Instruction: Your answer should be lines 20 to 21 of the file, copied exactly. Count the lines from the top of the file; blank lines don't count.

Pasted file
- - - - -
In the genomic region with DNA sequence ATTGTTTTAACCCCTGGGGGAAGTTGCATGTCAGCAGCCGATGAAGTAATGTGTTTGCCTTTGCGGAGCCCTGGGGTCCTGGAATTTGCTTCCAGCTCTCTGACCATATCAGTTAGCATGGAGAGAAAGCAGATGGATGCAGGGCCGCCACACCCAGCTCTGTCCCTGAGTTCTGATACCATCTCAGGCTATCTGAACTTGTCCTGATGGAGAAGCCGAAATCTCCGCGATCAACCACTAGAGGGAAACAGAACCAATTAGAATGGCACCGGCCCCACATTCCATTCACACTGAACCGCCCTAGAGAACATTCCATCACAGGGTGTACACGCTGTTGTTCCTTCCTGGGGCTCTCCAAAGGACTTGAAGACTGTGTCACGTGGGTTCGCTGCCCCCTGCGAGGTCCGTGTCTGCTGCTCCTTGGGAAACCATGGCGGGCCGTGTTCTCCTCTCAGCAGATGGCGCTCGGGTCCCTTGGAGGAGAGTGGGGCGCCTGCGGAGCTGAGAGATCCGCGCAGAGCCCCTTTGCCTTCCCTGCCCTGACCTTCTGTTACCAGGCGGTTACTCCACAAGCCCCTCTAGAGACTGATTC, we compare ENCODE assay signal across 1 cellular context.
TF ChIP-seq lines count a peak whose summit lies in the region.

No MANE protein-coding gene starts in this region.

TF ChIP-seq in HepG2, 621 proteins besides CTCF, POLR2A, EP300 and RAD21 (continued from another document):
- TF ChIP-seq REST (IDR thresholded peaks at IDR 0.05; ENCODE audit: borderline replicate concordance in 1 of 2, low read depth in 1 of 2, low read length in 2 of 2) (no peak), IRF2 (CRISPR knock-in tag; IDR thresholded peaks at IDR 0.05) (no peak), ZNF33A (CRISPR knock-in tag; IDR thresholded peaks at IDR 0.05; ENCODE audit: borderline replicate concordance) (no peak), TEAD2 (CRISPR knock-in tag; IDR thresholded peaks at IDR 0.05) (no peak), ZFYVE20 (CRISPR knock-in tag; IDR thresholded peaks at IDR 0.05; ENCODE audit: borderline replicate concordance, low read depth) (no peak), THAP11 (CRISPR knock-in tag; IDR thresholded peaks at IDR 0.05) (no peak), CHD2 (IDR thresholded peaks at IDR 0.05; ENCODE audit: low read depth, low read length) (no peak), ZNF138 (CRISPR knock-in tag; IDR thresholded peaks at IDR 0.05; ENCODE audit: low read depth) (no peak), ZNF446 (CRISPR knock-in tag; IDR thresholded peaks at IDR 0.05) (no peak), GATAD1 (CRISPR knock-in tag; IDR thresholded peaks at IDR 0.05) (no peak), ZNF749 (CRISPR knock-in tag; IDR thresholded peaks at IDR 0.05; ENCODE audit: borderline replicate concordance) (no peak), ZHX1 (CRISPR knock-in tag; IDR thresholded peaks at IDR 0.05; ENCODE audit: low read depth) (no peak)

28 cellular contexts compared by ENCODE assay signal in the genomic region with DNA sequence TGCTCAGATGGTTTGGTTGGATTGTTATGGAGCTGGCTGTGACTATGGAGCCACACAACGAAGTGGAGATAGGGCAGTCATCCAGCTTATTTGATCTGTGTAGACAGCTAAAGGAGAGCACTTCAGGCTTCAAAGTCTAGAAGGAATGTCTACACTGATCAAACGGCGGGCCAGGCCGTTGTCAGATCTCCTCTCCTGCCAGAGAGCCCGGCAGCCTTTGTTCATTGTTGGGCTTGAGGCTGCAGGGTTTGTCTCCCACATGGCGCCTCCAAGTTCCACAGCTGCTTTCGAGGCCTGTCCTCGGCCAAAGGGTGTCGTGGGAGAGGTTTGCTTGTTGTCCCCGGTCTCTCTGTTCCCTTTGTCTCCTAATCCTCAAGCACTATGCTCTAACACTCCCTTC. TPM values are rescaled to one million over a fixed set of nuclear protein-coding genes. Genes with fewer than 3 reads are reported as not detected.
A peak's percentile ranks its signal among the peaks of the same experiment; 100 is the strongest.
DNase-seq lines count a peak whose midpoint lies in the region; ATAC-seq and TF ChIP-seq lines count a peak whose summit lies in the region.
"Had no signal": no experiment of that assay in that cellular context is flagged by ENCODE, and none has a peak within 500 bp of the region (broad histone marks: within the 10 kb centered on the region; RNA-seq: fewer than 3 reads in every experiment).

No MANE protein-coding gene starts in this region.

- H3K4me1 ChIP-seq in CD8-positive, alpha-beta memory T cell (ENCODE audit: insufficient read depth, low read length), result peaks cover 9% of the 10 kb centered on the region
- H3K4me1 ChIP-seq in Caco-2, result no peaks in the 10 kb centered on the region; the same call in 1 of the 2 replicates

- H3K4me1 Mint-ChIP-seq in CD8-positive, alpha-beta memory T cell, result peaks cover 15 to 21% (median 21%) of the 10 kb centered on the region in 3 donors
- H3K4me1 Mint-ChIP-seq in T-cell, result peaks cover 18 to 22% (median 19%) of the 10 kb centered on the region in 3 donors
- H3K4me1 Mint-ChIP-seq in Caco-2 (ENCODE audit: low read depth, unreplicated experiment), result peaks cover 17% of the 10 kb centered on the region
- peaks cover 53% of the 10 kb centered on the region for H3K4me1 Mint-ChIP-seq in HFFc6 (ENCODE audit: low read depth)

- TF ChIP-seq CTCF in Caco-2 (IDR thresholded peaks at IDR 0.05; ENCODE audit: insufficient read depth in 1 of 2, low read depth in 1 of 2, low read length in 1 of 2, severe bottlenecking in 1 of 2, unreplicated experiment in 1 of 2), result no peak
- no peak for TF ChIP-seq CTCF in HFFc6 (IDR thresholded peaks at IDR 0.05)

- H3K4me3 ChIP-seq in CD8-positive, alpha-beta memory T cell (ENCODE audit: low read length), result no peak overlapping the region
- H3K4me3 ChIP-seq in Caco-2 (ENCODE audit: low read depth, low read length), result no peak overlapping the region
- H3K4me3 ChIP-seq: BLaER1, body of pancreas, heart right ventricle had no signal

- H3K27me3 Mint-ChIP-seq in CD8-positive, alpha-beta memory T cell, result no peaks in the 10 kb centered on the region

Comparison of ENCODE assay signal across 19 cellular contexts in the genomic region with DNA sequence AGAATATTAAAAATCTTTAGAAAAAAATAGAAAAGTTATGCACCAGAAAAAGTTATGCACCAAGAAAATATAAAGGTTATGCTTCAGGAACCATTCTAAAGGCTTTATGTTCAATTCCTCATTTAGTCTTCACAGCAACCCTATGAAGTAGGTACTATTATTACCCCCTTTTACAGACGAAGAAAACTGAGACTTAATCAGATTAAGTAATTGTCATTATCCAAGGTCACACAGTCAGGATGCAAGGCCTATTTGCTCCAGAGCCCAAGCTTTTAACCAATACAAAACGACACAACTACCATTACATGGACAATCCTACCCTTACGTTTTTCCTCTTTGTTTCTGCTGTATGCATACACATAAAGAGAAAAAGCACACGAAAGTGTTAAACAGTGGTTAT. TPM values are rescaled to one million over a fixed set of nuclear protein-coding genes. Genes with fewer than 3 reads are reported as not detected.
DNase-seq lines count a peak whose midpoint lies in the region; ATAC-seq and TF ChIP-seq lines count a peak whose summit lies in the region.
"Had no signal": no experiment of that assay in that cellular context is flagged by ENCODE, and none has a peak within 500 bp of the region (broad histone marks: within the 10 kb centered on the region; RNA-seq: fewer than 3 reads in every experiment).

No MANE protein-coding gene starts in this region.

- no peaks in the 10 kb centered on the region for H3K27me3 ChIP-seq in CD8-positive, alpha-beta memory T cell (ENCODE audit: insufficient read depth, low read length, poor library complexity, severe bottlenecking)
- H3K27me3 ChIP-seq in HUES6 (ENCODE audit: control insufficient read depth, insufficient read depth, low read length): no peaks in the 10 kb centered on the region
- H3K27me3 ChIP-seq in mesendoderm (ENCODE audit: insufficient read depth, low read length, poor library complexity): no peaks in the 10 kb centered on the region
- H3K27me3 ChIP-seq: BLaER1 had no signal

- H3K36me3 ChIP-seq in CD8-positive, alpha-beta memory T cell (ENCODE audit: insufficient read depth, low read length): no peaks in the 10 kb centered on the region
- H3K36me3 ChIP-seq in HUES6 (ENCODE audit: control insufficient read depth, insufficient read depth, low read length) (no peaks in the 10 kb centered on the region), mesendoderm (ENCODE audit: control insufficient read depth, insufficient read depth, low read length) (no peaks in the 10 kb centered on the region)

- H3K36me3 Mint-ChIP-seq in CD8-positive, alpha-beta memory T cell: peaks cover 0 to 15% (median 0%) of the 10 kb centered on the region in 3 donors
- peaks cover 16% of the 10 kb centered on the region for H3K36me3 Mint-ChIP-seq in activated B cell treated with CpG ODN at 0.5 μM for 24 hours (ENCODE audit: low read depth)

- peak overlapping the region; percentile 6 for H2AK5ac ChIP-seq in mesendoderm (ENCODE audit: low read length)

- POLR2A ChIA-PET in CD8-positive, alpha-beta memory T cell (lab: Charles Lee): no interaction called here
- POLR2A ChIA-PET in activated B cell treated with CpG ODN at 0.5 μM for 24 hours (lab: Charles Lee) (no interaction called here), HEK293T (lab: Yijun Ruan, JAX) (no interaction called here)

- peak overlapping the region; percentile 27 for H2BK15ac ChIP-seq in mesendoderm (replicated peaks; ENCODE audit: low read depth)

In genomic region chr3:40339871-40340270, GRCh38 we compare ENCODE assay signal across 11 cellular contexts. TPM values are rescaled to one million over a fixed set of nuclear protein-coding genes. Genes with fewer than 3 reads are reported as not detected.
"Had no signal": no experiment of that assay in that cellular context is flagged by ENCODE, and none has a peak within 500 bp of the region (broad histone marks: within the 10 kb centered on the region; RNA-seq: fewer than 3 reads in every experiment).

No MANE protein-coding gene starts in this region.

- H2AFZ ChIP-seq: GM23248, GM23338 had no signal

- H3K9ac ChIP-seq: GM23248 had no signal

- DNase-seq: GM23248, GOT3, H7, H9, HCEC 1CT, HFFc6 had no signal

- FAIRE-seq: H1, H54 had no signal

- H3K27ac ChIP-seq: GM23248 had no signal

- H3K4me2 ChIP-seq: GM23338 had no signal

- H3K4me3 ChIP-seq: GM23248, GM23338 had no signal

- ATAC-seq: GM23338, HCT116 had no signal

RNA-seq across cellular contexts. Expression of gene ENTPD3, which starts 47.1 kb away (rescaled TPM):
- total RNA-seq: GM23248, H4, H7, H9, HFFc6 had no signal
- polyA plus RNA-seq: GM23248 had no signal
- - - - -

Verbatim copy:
- H3K4me3 ChIP-seq in Caco-2 (ENCODE audit: low read depth, low read length), result no peak overlapping the region
- H3K4me3 ChIP-seq: BLaER1, body of pancreas, heart right ventricle had no signal